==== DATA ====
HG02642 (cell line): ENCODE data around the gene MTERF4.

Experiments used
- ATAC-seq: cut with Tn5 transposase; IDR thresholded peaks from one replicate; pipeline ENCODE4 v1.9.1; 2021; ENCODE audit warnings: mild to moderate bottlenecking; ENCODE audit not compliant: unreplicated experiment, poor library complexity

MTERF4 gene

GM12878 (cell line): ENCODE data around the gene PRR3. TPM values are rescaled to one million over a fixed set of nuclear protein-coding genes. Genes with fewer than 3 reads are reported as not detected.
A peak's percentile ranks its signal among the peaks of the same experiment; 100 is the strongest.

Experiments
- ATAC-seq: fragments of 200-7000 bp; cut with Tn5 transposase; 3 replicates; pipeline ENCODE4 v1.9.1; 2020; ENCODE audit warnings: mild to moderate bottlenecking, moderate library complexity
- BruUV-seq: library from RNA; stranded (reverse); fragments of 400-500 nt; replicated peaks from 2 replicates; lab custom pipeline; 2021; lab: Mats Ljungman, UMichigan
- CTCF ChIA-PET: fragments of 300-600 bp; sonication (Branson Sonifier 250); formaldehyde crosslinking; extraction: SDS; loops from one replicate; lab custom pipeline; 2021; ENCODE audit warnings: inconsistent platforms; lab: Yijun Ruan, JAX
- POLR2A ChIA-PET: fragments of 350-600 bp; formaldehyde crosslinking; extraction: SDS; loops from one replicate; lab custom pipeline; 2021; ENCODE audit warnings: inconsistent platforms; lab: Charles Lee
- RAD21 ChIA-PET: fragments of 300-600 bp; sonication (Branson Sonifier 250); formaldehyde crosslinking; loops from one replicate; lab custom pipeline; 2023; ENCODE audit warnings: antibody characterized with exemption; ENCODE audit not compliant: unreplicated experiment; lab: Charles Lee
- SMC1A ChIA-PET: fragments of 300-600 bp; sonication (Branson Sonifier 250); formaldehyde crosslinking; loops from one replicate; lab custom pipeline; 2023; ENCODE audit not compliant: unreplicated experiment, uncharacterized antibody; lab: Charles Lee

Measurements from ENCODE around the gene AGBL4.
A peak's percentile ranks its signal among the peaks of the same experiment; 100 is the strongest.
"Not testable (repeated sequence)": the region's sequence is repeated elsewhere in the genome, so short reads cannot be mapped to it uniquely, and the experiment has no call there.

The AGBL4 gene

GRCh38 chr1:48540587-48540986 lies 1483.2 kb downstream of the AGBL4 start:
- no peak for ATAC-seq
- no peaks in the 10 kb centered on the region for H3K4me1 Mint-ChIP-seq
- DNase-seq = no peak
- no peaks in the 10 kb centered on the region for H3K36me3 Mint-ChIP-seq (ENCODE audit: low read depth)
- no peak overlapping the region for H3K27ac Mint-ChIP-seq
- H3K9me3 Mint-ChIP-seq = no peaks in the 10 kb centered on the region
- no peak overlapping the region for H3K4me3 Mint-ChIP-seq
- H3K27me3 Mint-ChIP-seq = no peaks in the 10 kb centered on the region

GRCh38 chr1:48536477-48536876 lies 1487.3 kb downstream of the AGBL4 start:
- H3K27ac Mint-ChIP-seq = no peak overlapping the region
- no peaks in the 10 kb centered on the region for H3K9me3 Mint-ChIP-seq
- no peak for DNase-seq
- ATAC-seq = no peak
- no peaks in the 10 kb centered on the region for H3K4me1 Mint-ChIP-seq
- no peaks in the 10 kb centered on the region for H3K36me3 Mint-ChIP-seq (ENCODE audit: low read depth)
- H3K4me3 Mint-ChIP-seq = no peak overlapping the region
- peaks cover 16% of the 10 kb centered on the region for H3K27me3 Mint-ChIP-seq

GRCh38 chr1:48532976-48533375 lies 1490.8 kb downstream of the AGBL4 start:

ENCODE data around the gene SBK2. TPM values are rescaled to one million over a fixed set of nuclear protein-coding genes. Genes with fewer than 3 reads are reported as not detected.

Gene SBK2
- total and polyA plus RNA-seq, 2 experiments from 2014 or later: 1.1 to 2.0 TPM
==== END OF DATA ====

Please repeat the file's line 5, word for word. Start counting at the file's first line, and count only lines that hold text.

GM12878 (cell line): ENCODE data around the gene PRR3. TPM values are rescaled to one million over a fixed set of nuclear protein-coding genes. Genes with fewer than 3 reads are reported as not detected.